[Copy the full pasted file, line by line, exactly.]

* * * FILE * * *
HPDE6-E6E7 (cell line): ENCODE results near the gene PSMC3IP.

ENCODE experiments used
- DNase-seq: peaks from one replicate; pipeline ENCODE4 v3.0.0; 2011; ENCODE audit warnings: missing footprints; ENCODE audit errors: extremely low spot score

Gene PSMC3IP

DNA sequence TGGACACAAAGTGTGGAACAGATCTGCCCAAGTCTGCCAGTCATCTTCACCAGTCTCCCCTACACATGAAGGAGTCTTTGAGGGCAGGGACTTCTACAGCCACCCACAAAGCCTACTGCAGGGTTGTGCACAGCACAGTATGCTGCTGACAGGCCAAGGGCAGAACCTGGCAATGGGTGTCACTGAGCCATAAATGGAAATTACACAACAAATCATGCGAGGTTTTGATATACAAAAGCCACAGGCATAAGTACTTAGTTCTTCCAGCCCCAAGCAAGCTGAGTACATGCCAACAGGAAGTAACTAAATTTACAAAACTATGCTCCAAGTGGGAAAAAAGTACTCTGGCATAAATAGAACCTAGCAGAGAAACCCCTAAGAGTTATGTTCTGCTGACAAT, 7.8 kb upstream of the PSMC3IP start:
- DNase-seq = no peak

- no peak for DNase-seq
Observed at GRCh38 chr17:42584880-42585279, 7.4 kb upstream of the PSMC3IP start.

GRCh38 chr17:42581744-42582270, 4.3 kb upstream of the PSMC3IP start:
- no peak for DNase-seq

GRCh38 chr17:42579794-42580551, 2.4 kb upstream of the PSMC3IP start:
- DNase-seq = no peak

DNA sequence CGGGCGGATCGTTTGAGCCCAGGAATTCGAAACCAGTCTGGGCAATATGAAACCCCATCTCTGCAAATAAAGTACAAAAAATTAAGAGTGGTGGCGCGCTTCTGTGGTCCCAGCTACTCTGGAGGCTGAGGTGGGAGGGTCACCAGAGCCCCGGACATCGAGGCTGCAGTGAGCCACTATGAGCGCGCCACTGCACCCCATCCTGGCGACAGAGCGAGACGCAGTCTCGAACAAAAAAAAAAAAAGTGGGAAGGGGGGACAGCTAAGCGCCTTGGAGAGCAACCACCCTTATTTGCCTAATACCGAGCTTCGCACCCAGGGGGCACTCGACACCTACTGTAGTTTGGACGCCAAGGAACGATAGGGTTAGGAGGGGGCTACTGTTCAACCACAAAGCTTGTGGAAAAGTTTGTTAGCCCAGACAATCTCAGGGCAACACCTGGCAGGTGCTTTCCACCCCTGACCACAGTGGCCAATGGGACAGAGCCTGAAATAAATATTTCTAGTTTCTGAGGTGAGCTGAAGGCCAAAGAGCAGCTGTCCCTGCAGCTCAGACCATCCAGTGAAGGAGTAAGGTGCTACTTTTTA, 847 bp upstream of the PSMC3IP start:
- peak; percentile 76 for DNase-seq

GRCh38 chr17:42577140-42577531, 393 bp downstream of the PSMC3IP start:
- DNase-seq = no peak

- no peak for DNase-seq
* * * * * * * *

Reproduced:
HPDE6-E6E7 (cell line): ENCODE results near the gene PSMC3IP.

ENCODE experiments used
- DNase-seq: peaks from one replicate; pipeline ENCODE4 v3.0.0; 2011; ENCODE audit warnings: missing footprints; ENCODE audit errors: extremely low spot score

Gene PSMC3IP

DNA sequence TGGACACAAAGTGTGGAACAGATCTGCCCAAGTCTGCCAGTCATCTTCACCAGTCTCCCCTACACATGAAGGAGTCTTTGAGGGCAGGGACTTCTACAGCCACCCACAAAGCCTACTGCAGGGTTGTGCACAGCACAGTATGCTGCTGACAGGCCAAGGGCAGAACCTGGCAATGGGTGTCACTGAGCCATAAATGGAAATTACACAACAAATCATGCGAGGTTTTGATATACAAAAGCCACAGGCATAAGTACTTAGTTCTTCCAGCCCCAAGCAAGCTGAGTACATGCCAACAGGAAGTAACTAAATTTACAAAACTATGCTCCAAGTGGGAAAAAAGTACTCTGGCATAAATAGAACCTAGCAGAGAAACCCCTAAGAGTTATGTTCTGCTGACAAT, 7.8 kb upstream of the PSMC3IP start:
- DNase-seq = no peak

- no peak for DNase-seq
Observed at GRCh38 chr17:42584880-42585279, 7.4 kb upstream of the PSMC3IP start.

GRCh38 chr17:42581744-42582270, 4.3 kb upstream of the PSMC3IP start:
- no peak for DNase-seq

GRCh38 chr17:42579794-42580551, 2.4 kb upstream of the PSMC3IP start:
- DNase-seq = no peak

DNA sequence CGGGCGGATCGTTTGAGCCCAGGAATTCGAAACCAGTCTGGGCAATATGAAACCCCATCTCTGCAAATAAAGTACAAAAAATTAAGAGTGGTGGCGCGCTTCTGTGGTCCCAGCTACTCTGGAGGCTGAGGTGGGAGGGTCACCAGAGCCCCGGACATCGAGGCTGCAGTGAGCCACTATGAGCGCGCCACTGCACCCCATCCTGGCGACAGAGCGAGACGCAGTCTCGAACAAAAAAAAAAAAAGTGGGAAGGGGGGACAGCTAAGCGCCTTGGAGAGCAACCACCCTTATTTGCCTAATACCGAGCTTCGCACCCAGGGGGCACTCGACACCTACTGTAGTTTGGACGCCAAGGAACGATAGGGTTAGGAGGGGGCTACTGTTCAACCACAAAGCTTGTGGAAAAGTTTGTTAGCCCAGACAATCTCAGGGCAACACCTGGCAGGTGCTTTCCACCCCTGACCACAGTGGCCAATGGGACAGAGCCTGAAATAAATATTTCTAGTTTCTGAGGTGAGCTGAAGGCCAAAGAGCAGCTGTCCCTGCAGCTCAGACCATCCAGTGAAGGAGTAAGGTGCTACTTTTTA, 847 bp upstream of the PSMC3IP start:
- peak; percentile 76 for DNase-seq

GRCh38 chr17:42577140-42577531, 393 bp downstream of the PSMC3IP start:
- DNase-seq = no peak

- no peak for DNase-seq